Sunday, December 19, 2010

Ever since Max was a puppy, he and our other dog, Newly, have had a strained relationship. The moment Max catches sight of Newly, he starts growling and barking, carrying on as though he’d like to tear Newly apart if he could. Newly, on the other hand, just ignores Max, choosing to behave as though he doesn’t even exist.

I watched them both with interest the other day as I washed the car. Max took turns running circles around the car and Newly, barking the entire time.

“Max, quit it,” I scolded. He quieted for a moment, then went back to nipping at Newly’s heels.

Fed up, I finally picked Max up and set him in the house. The moment Max was gone, Newly ran up to me and started rubbing his head against my leg, as if to thank me for getting rid of the pest.

And that’s when it occurred to me.

As Christians, we sometimes forget God’s command that we live in peace with one another. We nip and bark, uncaring about the grief our behavior causes the Lord. Worse, we think completely ignoring our brother or sister in Christ is somehow better. We even go to the tragic event of rejoicing silently to ourselves if the person we have a problem with leaves the church.

I wish I could say I have never been guilty of this terrible sin. Unfortunately, living in peace with the brethren is not always easy. That’s why I’m so grateful that I don’t have to attempt it alone.

Romans 12 (New International Version)

Living Sacrifices

1Therefore, I urge you, brothers, in view of God's mercy, to offer your bodies as living sacrifices, holy and pleasing to God—this is your spiritual act of worship. 2Do not conform any longer to the pattern of this world, but be transformed by the renewing of your mind. Then you will be able to test and approve what God's will is—his good, pleasing and perfect will.

3For by the grace given me I say to every one of you: Do not think of yourself more highly than you ought, but rather think of yourself with sober judgment, in accordance with the measure of faith God has given you. 4Just as each of us has one body with many members, and these members do not all have the same function, 5so in Christ we who are many form one body, and each member belongs to all the others. 6We have different gifts, according to the grace given us. If a man's gift is prophesying, let him use it in proportion to his faith. 7If it is serving, let him serve; if it is teaching, let him teach; 8if it is encouraging, let him encourage; if it is contributing to the needs of others, let him give generously; if it is leadership, let him govern diligently; if it is showing mercy, let him do it cheerfully.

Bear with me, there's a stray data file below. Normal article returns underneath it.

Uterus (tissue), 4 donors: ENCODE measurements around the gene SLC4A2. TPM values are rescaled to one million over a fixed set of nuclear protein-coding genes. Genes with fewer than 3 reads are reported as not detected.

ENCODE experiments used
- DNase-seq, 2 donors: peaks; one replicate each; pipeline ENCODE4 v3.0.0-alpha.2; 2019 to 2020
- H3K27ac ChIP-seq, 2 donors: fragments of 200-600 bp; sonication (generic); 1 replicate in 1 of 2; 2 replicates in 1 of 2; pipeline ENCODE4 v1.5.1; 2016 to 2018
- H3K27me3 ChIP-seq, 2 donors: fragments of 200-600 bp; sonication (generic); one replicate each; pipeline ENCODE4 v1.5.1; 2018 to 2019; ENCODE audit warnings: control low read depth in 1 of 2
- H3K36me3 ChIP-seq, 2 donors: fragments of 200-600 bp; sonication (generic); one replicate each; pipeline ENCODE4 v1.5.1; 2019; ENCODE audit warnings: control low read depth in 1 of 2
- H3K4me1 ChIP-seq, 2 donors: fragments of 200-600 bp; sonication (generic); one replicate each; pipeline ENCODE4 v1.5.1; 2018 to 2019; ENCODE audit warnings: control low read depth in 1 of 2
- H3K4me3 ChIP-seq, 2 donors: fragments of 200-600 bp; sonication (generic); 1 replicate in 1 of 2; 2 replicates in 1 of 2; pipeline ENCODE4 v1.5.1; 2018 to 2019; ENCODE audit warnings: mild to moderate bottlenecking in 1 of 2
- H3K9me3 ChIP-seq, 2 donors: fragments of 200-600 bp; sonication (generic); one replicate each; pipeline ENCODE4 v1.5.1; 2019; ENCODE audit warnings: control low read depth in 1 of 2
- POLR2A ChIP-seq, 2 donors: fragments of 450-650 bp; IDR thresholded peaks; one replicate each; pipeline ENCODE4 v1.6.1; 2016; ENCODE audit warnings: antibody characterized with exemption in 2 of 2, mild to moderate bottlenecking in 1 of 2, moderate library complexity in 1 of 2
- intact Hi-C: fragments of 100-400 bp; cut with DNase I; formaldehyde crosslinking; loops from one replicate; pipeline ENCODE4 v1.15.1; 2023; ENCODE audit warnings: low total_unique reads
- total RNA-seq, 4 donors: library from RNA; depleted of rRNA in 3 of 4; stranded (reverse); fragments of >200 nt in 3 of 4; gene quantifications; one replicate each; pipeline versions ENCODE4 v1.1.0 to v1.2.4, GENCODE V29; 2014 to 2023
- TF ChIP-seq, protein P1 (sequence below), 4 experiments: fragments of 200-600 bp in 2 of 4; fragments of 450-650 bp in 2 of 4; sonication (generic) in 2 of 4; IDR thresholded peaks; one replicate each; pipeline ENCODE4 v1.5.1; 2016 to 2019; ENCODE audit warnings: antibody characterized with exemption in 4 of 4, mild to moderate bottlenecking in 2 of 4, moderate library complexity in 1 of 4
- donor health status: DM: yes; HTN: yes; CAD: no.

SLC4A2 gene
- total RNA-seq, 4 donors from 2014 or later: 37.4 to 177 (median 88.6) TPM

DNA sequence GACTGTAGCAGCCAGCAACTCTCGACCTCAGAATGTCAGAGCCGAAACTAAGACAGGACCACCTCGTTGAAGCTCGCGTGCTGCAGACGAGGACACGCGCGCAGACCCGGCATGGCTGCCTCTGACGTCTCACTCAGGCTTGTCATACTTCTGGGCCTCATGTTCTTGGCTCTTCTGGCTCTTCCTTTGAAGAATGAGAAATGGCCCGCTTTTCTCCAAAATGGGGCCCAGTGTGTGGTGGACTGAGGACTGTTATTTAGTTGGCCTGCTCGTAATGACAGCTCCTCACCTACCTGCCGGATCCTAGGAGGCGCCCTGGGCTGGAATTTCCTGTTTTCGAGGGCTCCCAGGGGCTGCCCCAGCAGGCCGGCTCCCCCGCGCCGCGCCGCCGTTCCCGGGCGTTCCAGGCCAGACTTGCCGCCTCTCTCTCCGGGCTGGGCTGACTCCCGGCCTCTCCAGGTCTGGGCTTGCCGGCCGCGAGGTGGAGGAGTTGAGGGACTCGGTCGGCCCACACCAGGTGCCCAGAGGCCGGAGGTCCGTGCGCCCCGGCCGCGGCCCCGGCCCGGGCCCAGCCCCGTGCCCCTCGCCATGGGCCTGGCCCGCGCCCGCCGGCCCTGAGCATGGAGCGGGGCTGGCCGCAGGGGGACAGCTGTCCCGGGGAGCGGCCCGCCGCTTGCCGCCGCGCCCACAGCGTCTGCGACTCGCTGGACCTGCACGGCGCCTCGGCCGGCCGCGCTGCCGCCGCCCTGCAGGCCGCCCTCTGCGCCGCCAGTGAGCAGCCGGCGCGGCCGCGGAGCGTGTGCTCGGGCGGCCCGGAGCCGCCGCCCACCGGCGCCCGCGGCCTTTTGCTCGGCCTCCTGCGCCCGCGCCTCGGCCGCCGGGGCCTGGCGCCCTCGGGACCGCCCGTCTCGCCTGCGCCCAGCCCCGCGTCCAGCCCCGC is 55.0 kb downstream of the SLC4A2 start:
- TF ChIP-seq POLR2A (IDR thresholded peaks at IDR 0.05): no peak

9Love must be sincere. Hate what is evil; cling to what is good. 10Be devoted to one another in brotherly love. Honor one another above yourselves. 11Never be lacking in zeal, but keep your spiritual fervor, serving the Lord. 12Be joyful in hope, patient in affliction, faithful in prayer. 13Share with God's people who are in need. Practice hospitality.

14Bless those who persecute you; bless and do not curse. 15Rejoice with those who rejoice; mourn with those who mourn. 16Live in harmony with one another. Do not be proud, but be willing to associate with people of low position. Do not be conceited.

17Do not repay anyone evil for evil. Be careful to do what is right in the eyes of everybody. 18If it is possible, as far as it depends on you, live at peace with everyone. 19Do not take revenge, my friends, but leave room for God's wrath, for it is written: "It is mine to avenge; I will repay," says the Lord. 20On the contrary: "If your enemy is hungry, feed him; if he is thirsty, give him something to drink. In doing this, you will heap burning coals on his head." 21Do not be overcome by evil, but overcome evil with good.


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